[show abstract][hide abstract] ABSTRACT: Objective To assess the education and training needs of community pharmacists to support the delivery of an expanded public health
role. Setting Community pharmacy in Scotland. Method Two focus groups of community pharmacists (n=4 in each) in geographically distinct regions of Scotland explored issues of public health function, competencies and education
and training. Findings from thematic analysis were used to develop a draft postal questionnaire. Following piloting, pharmacist
managers from a random sample of 500 community pharmacies in Scotland were contacted by telephone to ascertain the number
of pharmacists working in each pharmacy in the following 14-day period. A survey pack containing questionnaires for each identified
pharmacist working in the study period was sent by post to the pharmacist manager in each pharmacy. The questionnaire contained
items on: demographics; views and attitudes towards: public health; competencies for public health practitioners; and education
and training needs. One postal reminder was sent 2weeks later. Main Outcome Measures Main themes identified from focus group discussions; questionnaire response rate; views and attitudes towards public health
competencies and education and training. Results Four hundred and fifteen managers agreed to participate, providing 904 potential participants. The response rate was 25%
(223/904). Most (n=179, 80%) were aware of the term ‘pharmaceutical public health’. While a majority saw the importance of public health to
their practice (n=177, 79%) agreeing/strongly agreeing, they were less comfortable with the term ‘specialist’. Respondents viewed competencies
relating to health promotion (n=192, 86%) more relevant than surveillance (n=70, 31%), risk management (n=29, 13%) and strategic developments (n=12, 5%). Responses indicated a desire for education and training with more than half (n=121, 54%) agreeing/strongly agreeing that they had a need now, with 69% (n=153) expressing a future need. Conclusion Results should be interpreted with caution due to the response rate. However, this research highlights the self assessed
gap in competence related to pharmaceutical public health for community pharmacists in Scotland.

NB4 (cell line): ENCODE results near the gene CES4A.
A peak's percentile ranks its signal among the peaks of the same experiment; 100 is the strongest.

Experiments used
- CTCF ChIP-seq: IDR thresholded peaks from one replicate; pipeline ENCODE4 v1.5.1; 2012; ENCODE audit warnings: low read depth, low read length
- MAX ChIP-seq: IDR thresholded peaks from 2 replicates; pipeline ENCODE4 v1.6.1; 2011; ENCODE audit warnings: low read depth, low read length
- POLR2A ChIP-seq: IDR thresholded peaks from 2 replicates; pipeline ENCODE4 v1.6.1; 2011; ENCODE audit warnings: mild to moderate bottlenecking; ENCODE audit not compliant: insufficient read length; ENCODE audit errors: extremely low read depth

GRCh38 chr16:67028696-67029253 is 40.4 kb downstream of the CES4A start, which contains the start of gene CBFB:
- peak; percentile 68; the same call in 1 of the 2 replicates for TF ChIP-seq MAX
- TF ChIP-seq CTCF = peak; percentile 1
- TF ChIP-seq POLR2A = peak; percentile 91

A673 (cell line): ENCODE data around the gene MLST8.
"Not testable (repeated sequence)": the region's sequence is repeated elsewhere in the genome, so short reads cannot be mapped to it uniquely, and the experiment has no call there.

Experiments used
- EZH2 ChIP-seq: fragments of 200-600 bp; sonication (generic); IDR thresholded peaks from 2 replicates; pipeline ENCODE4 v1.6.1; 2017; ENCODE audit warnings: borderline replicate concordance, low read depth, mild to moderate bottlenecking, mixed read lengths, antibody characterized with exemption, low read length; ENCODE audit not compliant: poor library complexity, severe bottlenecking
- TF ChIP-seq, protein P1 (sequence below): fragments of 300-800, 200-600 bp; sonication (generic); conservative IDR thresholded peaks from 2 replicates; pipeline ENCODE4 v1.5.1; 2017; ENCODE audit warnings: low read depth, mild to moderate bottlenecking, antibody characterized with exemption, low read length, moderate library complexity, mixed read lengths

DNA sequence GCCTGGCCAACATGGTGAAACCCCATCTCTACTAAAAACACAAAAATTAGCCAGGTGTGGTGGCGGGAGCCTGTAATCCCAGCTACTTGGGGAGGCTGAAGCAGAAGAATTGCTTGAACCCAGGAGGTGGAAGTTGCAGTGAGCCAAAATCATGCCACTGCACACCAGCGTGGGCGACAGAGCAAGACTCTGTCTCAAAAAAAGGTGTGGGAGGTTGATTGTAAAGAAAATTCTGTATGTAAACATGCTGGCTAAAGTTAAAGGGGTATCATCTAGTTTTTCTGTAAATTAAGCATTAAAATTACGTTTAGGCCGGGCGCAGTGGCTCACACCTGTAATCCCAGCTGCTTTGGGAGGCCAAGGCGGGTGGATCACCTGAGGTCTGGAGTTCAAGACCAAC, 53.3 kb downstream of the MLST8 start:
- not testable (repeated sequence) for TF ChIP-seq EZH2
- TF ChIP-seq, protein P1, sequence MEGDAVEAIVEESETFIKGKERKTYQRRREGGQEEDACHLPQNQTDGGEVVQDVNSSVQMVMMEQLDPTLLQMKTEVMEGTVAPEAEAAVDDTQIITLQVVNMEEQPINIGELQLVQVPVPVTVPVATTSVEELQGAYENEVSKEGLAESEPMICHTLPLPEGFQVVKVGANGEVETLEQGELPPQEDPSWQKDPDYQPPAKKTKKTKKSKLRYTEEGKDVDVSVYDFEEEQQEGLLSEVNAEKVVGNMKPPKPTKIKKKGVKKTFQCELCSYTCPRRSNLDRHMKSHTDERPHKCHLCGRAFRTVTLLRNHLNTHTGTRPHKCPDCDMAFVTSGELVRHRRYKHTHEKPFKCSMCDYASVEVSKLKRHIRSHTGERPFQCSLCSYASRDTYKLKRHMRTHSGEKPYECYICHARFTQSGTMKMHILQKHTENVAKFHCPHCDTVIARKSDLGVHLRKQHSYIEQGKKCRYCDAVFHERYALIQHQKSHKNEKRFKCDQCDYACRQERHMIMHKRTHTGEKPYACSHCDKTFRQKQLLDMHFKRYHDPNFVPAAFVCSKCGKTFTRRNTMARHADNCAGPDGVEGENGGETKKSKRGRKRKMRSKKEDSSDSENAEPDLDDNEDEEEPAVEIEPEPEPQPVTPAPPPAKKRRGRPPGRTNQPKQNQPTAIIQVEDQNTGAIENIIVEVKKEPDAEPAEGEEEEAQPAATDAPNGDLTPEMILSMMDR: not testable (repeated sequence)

International Journal of Clinical Pharmacy 04/2012; 30(6):801-809. · 1.27 Impact Factor
[show abstract][hide abstract] ABSTRACT: Nonmedical (ie, nonphysician) prescribing is a key development in the UK that has brought about many changes in prescribing policy and practice. Systematic research into the views of the general public toward such developments is limited.
To determine the awareness of, views on, and attitudes of members of the Scottish general public toward nonmedical prescribing, with an emphasis on pharmacist prescribing.
A questionnaire was mailed in November 2006 to a random sample of 5000 members of the general public in Scotland aged 18 and over, obtained from the UK electoral roll. The questionnaire contained items on awareness of nonmedical prescribing, levels of comfort with specific health professionals, and attitudes toward pharmacist prescribing.
Response rate was 37.1%. More than half of the individuals who responded were taking prescribed drugs. Nine hundred and seventy-eight (56.6%) were aware that trained health professionals could write prescriptions for medicines previously only prescribed by physicians. Awareness was associated with: increasing age (p < 0.001), having a health professional in their immediate family (p < 0.001), self-rated general health (p < 0.005), and a higher education level (p < 0.01). In logistic regression, all factors were retained as independent predictors of awareness (p < 0.001). Comfort levels for nonmedical prescribing were highest for pharmacists (median 4, IQR 3-5 [1 = low, 5 = high]), closely followed by nurses, and lowest for radiographers (median 2, IQR 1-4) (p < 0.001). While more than half of the respondents supported pharmacists having a prescribing role, fewer felt that pharmacists should prescribe the same range of drugs as physicians. There were concerns about lack of privacy in a pharmacy, despite acknowledging its enhanced convenience.